The Challenge of QA Engineering in the 2020s

The Challenge of QA Engineering in the 2020s

The first quarter of the 20th century witnessed advancements in the field of industrial engineering that facilitated the rise of America’s industrial economy. That era saw manufacturing advancements for emerging industries such as the automobile and the telephone. However, in the first quarter of the 21st century, it is the service sector that is most dominant in the economy and, within that broad category, the digital and technology sector is of paramount influence. But whereas industrial engineering was the revolutionary technical discipline of a century past, quality assurance (QA) engineering is now of critical influence in today’s digital era. And the profession faces some key challenges through the balance of the decade.

According to the technology research firm AI Multiple, “the number of software developers is expected to exceed 28 million by 2024.” Additionally, their research suggests that, in 2021 alone, more than 2 million mobile apps were released. As the aforementioned market data indicates, the digital economy has witnessed an explosion of software applications for education, entertainment, healthcare and other uses. This is the backdrop for the mission of QA. And to ensure that software releases perform adequately in terms of functionality and security, they must be tested rigorously.

For the design and development of digital products such as apps, QA offers a variety of benefits such as improved product delivery, customer satisfaction, and improved user experience. The successful development and marketing of useful apps can be the foundation of new startup ventures with the potential of growing into billion dollar enterprises or new product lines of existing companies. Yet, the QA profession faces various challenges as it provides its mission of key support in app development.

One such challenge is ensuring that apps are compatible with multiple devices. PCs, Apple notebooks, tablets, smartphones, and even smartwatches—there is no shortage of devices which consumers may wish to see host a valued app. As application development is migrating from native app development to hybrid development, this challenge is accelerating. The term native app development refers to building a mobile app exclusively for a single platform. That means an app is built with programming languages and tools that are specific to a single platform. For example, you can develop a native Android app with certain programming languages or a native iOS app with other languages. This explains why QA engineers need to be familiar with multiple programming languages. But it is time-consuming as well as costly.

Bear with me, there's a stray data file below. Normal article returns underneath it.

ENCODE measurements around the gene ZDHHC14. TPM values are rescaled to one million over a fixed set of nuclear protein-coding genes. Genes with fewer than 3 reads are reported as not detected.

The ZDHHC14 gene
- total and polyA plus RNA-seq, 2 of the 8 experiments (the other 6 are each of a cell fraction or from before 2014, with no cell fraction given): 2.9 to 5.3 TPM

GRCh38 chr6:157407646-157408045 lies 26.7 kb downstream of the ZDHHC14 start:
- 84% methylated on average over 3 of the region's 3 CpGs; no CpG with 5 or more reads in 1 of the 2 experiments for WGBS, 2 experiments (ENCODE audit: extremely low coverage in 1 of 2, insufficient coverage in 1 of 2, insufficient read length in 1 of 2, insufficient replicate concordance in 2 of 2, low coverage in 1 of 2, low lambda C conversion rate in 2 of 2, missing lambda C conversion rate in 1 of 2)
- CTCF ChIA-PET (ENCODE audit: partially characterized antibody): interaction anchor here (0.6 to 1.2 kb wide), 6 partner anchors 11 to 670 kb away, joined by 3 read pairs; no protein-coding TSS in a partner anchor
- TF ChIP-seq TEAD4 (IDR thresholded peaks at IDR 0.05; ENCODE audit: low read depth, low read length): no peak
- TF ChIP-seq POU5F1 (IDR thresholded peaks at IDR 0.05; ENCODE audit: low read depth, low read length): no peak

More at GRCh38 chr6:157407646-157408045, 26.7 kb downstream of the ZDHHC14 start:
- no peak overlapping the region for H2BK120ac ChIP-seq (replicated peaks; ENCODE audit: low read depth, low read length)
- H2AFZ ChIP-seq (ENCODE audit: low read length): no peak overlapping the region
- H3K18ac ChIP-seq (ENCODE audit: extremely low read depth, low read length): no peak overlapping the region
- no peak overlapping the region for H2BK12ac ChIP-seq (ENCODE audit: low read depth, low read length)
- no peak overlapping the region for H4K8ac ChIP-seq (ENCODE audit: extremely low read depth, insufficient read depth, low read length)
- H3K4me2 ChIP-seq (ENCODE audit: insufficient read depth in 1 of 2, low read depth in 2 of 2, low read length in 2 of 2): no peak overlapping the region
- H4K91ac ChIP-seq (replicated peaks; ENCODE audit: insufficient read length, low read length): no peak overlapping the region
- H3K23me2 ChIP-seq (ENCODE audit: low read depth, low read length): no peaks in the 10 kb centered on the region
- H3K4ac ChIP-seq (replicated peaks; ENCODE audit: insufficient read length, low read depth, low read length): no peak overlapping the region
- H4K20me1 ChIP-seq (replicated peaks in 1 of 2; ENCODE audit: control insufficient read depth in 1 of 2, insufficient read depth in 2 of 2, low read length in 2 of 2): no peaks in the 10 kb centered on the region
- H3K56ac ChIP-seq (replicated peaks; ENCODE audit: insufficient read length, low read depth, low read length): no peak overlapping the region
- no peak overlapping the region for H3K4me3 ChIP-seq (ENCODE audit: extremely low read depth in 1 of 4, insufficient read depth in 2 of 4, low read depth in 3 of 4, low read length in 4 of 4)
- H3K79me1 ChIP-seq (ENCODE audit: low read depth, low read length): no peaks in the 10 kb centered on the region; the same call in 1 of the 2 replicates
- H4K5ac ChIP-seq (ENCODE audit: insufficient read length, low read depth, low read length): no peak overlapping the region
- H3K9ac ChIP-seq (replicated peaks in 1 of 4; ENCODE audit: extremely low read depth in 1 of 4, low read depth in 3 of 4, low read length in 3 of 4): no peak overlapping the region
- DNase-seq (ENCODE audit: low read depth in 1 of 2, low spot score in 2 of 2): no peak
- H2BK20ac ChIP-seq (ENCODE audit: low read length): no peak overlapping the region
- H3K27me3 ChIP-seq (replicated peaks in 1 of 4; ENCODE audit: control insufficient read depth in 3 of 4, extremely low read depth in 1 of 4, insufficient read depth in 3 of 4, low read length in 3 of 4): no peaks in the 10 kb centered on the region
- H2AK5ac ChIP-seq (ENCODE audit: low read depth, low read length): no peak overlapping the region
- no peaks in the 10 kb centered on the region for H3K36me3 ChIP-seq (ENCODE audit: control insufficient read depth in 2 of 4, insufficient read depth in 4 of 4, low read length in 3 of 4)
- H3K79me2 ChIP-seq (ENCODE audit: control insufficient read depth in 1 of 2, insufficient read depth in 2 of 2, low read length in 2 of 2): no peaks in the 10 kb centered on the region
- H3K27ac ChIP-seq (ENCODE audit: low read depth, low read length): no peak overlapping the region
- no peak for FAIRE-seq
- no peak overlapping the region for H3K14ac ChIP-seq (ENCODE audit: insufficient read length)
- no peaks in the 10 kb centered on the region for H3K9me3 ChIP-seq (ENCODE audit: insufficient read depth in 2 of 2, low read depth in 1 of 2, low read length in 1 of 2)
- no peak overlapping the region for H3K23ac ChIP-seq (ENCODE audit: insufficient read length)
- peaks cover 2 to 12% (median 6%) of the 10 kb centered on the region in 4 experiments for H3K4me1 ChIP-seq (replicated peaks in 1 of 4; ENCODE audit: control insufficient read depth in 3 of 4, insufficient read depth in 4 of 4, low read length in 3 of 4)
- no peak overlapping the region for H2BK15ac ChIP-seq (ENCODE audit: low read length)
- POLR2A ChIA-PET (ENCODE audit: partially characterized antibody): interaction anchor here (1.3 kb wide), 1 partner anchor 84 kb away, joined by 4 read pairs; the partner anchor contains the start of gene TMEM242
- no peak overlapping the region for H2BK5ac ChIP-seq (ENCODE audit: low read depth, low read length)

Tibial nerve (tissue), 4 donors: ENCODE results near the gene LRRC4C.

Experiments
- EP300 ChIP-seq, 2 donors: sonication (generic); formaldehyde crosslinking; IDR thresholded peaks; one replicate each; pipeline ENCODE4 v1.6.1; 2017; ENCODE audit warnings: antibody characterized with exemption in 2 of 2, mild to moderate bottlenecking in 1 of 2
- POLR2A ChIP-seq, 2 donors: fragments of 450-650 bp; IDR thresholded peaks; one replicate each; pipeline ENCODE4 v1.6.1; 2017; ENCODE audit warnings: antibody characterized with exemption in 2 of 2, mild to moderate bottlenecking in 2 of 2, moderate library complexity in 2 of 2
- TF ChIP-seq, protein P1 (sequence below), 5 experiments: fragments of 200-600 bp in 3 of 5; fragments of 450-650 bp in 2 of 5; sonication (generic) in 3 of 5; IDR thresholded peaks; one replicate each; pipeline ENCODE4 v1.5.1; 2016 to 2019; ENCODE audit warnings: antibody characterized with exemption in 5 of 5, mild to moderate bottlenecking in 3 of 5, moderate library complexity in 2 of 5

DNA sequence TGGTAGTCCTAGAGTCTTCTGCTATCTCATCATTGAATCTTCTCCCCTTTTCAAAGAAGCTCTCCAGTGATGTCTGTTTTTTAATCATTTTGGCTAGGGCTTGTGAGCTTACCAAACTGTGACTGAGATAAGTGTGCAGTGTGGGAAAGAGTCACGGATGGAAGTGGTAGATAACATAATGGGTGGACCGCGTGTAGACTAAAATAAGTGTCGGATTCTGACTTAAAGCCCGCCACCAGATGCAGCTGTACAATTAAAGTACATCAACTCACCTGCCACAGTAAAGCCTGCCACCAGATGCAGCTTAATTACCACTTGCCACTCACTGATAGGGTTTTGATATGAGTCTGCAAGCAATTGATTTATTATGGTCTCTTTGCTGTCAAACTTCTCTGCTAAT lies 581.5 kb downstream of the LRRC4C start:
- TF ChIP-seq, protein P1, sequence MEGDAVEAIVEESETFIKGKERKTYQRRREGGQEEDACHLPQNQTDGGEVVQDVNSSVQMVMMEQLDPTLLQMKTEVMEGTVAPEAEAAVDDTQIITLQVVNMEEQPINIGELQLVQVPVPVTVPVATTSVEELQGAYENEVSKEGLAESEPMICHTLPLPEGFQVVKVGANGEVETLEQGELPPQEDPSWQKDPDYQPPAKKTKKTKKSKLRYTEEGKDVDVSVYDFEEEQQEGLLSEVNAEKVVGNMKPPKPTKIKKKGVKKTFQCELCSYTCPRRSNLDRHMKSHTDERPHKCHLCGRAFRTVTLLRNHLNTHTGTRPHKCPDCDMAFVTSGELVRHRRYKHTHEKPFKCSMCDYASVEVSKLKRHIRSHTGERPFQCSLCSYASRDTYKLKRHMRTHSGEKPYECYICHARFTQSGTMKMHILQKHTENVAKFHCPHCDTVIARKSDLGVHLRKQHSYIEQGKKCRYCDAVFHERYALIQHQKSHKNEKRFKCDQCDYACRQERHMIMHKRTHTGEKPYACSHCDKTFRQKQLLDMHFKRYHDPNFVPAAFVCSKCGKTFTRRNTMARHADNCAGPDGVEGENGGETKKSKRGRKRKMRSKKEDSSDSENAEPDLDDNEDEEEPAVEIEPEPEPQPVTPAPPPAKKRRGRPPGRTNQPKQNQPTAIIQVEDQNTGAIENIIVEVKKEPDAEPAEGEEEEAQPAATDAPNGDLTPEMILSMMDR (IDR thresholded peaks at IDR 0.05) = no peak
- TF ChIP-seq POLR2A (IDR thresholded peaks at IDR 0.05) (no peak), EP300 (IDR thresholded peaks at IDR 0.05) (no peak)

Contrast this with cross-platform development which involves the process of creating an app that works on several platforms. This is done by using tools like React Native, Xamarin, and Flutter, where the apps created can be deployed on both Android and iOS.

Cross-platform development does save time and cost. However, it risks sacrificing quality. It is difficult to tailor an app that runs optimally on multiple platforms, and the app will need an additional abstraction layer when running, thus resulting in lower performance. The drawbacks of QA for cross-platform development include slower app performance and limited functionality-limitations that the QA process must address.

Perhaps an even more arcane challenge is the role of artificial intelligence (AI) in the QA process. To make app testing smarter, more effective and more efficient, organizations are adopting artificial intelligence-based tooling and processes. This is consistent with the general growth of AI systems in a wide variety of devices and applications such as modern cars, corporate recruiting and the military.

AI-based testing is a software testing technique in which AI and Machine Learning (ML) algorithms are used to effectively test a software product. The objective of AI-based testing is to make the testing process smarter and highly effective. With the inclusion of AI and ML in testing, logical reasoning and problem-solving methods can be applied to improve the overall testing process.  Further, in this testing method, AI testing tools are used to execute the tests that use data and algorithms to design and perform the tests without any human intervention. That does not eliminate the need for QA engineers; it simply complements the tools available to those professionals.

Testing is time-consuming, and AI can be used in testing tools to increase the efficiency of testing. However, the effective use of AI entails some challenges. AI models require a substantial amount of high-quality data before they can be used. Otherwise, we face the classic risk in system design of “garbage in, garbage out.” There are other issues associated with the use of AI in a QA environment including its expense, which is a tradeoff against its various benefits including speed in test execution.

QA engineering operates behind the scene in areas that are invisible to the consumer. Whereas a factory worker in a 20th-century auto manufacturing plant could visibly detect the defects in a component moving on the assembly line, the QA engineer operates in the digital world that is opaque to the untrained eye. And as digital products and services expand in how they impact our daily lives, the field of quality assurance must be ready to ensure that those services function as intended.